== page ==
Further, under SB 775, eligibility for recall and resentencing will be expanded to include persons previously convicted of all murders where malice is imputed solely on the basis of participation, as well as manslaughter and attempted murder convictions secured under felony murder or natural and probable consequences theories of liability. Resentencing would also be available to those who could have been convicted of these crimes under these theories had they proceeded to trial, but instead accepted a plea deal.Who Is Eligible for Post-Conviction SB 775 Relief?
The following persons will be eligible for relief under SB 775 if it becomes law:
- Persons convicted of murder, attempted murder or manslaughter under a theory of malice imputed based solely upon participation, a theory of natural and probable consequences, or a theory of felony murder;
- Who (i) were not the actual killer, (ii) did not act with the intent to kill, and (iii) were not a major participant in the crime and did not act with reckless indifference to human life; and
- Where the victim was not known to be, or should have been known to be, a peace offer acting in his or her duties as the same.2
Whether or not someone was a major participant is determined by assessing, among other things, the following:
- The role of the defendant in planning the criminal enterprise resulting in death or attempted death;
- The role the defendant had in supplying lethal weapons;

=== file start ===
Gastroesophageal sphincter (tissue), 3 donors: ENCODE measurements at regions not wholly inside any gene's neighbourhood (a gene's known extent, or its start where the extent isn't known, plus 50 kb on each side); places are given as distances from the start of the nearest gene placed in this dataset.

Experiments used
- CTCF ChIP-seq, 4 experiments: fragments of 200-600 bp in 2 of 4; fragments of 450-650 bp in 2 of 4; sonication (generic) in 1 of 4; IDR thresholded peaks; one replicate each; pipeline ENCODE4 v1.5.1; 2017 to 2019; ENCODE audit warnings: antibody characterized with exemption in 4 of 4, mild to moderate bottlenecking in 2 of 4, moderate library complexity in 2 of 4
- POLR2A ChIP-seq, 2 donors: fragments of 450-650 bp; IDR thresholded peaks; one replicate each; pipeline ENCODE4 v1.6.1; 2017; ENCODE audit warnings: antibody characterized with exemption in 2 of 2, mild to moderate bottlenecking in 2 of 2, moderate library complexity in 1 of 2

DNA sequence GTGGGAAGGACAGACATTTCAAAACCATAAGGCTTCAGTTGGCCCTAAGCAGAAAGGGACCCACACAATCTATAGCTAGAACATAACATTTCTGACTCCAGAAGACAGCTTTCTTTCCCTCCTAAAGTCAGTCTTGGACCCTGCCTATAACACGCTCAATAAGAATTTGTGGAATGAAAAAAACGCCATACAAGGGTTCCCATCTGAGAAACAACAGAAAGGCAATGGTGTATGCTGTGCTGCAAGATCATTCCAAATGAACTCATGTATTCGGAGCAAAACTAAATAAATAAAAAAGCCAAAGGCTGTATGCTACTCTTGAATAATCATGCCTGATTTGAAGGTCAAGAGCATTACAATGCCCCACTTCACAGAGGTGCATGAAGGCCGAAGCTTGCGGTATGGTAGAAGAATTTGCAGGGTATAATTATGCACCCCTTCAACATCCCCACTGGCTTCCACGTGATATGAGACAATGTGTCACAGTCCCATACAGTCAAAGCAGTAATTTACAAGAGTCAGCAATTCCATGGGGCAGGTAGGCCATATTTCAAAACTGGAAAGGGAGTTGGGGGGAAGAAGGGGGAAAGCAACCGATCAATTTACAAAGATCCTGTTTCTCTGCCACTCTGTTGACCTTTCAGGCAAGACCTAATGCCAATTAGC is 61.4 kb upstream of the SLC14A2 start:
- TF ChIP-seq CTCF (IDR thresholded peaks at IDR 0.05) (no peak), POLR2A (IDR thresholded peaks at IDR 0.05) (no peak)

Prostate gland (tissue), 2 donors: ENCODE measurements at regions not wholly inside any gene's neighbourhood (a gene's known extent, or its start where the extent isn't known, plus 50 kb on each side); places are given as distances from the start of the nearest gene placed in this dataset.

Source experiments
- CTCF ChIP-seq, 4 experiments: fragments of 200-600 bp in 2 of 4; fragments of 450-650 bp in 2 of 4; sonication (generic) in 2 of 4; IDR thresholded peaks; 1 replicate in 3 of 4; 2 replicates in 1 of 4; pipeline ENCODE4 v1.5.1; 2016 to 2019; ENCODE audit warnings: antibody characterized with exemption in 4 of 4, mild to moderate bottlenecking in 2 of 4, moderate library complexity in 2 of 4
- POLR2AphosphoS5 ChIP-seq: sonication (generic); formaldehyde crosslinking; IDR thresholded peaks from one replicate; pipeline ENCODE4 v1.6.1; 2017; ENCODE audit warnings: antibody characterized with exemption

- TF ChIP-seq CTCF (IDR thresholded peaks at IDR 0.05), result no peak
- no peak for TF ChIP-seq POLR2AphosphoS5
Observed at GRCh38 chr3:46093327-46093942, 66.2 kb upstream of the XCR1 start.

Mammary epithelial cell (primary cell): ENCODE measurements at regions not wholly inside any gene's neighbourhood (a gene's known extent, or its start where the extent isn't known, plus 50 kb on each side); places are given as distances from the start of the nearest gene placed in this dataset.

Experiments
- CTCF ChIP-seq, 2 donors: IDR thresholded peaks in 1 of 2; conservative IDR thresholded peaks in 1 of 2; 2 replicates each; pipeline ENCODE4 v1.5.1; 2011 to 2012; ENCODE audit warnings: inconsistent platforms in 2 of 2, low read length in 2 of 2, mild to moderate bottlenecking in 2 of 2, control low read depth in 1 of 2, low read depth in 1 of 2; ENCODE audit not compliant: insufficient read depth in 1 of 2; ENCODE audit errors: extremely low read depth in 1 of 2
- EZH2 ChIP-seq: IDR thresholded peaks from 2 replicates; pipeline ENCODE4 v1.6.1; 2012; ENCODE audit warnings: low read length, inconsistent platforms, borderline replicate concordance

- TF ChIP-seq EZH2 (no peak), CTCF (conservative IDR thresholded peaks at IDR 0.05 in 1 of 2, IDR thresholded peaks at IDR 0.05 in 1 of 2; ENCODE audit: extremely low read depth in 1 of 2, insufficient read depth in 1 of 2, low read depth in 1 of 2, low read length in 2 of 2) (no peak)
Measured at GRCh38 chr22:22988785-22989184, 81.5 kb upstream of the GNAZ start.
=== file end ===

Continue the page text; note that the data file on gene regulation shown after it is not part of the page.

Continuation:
- The awareness of the defendant of the particular dangers posed by the nature of the crime, weapons used or past conduct of other participants;
- Whether the defendant was present at the scene of the killing, in a position to facilitate or prevent the actual death or attempted death, and whether his or her actions or inactions played a particular role in the death; and
- What the defendant did after lethal force was used.3
Determining whether someone acted with reckless indifference to human life permits the court to consider, among other factors, the following:
- The defendant’s knowledge of weapons, his or her use of weapons, and the number of weapons;
- The defendant’s physical presence at the crime and opportunity to restrain the crime and/or aid the victim;
- The duration of the felonious acts;
- The defendant’s knowledge of his or her cohort’s likelihood of killing; and
- The defendant’s efforts to minimize the risks of violence during the felony.4
If you believe you or someone you love will be eligible for relief under SB 775, contact criminal appeals attorney, Matthew Barhoma, today for a thorough case assessment.What Is the Process for Applying for Post-Conviction SB 775 Relief?
The process for petitioning for SB 775 relief would be similar to the process for SB 1437 relief, with a few changes.
As an initial note, eligible cases which are not final can still seek relief under SB 775 on direct appeal.
However, even if a case is final, SB 775, like SB 1437, offers a procedure for requesting recall and resentencing for those eligible for relief. An individual who is eligible for SB 775 relief, may file a petition in the sentencing court, requesting that the murder, attempted murder, or manslaughter conviction be vacated, and he or she be resentenced on any remaining counts.
The petition would be required to include, among other things, the following:
- A declaration by the petitioner that he or she is eligible for relief under Penal Code § 1170.95, as modified by SB 775.
- The Superior Court case number and year of petitioner’s conviction.
- Whether the petitioner requests the appointment of counsel.